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Open Access Highly Accessed Research article

Signatures of selection in loci governing major colour patterns in Heliconius butterflies and related species

Grace C Wu1, Mathieu Joron2 and Chris D Jiggins2*

Author Affiliations

1 Department of Zoology, University of Cambridge, Downing Street, Cambridge, CB2 3EJ, UK

2 Museum National d'Histoire Naturelle, Paris, France

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BMC Evolutionary Biology 2010, 10:368  doi:10.1186/1471-2148-10-368

Published: 29 November 2010

Abstract

Background

Protein-coding change is one possible genetic mechanism underlying the evolution of adaptive wing colour pattern variation in Heliconius butterflies. Here we determine whether 38 putative genes within two major Heliconius patterning loci, HmYb and HmB, show evidence of positive selection. Ratios of nonsynonymous to synonymous nucleotide changes (ω) were used to test for selection, as a means of identifying candidate genes within each locus that control wing pattern.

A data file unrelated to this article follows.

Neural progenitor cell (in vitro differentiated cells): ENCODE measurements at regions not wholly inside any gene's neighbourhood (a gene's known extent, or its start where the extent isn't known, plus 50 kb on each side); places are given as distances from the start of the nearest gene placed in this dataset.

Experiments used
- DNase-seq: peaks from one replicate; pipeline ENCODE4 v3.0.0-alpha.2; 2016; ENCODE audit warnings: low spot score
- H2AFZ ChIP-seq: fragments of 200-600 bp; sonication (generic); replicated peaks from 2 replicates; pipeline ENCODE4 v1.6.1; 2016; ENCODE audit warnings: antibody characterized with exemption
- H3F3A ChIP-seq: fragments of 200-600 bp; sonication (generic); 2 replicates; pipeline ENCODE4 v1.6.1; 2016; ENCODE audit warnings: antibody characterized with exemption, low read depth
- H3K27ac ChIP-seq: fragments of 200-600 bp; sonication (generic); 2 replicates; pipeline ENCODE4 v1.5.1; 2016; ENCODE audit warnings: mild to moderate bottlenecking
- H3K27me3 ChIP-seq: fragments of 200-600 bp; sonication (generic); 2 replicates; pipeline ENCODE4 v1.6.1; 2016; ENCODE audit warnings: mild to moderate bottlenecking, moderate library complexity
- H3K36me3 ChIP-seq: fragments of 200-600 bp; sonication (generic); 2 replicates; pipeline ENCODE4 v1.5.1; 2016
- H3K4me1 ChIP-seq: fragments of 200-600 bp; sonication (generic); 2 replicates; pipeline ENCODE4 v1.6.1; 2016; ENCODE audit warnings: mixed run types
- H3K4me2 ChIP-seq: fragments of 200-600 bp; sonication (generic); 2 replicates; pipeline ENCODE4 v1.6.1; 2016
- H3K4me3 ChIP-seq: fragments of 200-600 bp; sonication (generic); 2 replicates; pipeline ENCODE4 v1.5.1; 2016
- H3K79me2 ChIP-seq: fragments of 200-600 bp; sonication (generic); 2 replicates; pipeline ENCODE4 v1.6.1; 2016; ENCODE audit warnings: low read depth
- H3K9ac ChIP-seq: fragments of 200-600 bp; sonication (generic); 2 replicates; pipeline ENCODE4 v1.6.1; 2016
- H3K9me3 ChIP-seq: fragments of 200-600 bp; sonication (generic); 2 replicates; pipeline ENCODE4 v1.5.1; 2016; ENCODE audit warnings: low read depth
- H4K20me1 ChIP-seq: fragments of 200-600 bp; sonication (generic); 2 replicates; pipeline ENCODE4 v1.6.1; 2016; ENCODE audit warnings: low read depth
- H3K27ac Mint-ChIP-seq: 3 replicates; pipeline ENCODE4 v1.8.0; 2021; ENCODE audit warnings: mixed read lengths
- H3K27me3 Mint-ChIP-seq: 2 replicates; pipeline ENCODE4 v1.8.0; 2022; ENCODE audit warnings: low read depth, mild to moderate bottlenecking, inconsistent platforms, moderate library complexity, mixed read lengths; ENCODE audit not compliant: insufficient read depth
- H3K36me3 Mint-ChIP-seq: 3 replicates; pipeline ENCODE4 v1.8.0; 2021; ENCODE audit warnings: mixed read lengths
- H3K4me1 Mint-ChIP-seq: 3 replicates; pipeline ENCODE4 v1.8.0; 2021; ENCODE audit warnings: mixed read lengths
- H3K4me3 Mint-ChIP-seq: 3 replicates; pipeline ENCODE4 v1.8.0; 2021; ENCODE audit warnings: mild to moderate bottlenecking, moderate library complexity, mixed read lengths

Results

Preliminary analyses using 454 transcriptome and Bacterial Artificial Chromosome (BAC) sequences from three Heliconius species highlighted a cluster of genes within each region showing relatively higher rates of sequence evolution. Other genes within the region appear to be highly constrained, and no ω estimates exceeded one. Three genes from each locus with the highest average pairwise ω values were amplified from additional Heliconius species and races. Two selected genes, fizzy-like (HmYb) and DALR (HmB), were too divergent for amplification across species and were excluded from further analysis. Amongst the remaining genes, HM00021 and Kinesin possessed the highest background ω values within the HmYb and HmB loci, respectively. After accounting for recombination, these two genes both showed evidence of having codons with a signature of selection, although statistical support for this signal was not strong in any case.

Conclusions

Tests of selection reveal a cluster of candidate genes in each locus, suggesting that weak directional selection may be occurring within a small region of each locus, but coding changes alone are unlikely to explain the full range of wing pattern diversity. These analyses pinpoint many of the same genes believed to be involved in the control of colour patterning in Heliconius that have been identified through other studies implementing different research methods.